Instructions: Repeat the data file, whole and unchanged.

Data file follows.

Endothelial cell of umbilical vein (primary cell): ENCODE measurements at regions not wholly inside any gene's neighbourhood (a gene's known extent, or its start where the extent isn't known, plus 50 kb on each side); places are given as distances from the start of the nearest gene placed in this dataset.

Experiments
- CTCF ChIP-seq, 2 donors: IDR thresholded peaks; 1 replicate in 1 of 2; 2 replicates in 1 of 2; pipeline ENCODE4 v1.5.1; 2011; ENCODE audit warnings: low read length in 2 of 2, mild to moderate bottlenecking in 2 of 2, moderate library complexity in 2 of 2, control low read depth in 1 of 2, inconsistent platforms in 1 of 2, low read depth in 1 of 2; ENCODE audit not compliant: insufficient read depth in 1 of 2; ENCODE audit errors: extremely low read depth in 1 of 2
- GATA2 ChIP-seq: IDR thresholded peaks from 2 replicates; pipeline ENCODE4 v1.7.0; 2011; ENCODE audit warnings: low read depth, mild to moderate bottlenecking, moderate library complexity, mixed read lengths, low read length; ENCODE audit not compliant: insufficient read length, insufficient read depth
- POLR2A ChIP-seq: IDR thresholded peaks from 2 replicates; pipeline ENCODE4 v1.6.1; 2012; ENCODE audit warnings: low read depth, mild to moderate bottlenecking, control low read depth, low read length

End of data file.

Endothelial cell of umbilical vein (primary cell): ENCODE measurements at regions not wholly inside any gene's neighbourhood (a gene's known extent, or its start where the extent isn't known, plus 50 kb on each side); places are given as distances from the start of the nearest gene placed in this dataset.

Experiments
- CTCF ChIP-seq, 2 donors: IDR thresholded peaks; 1 replicate in 1 of 2; 2 replicates in 1 of 2; pipeline ENCODE4 v1.5.1; 2011; ENCODE audit warnings: low read length in 2 of 2, mild to moderate bottlenecking in 2 of 2, moderate library complexity in 2 of 2, control low read depth in 1 of 2, inconsistent platforms in 1 of 2, low read depth in 1 of 2; ENCODE audit not compliant: insufficient read depth in 1 of 2; ENCODE audit errors: extremely low read depth in 1 of 2
- GATA2 ChIP-seq: IDR thresholded peaks from 2 replicates; pipeline ENCODE4 v1.7.0; 2011; ENCODE audit warnings: low read depth, mild to moderate bottlenecking, moderate library complexity, mixed read lengths, low read length; ENCODE audit not compliant: insufficient read length, insufficient read depth
- POLR2A ChIP-seq: IDR thresholded peaks from 2 replicates; pipeline ENCODE4 v1.6.1; 2012; ENCODE audit warnings: low read depth, mild to moderate bottlenecking, control low read depth, low read length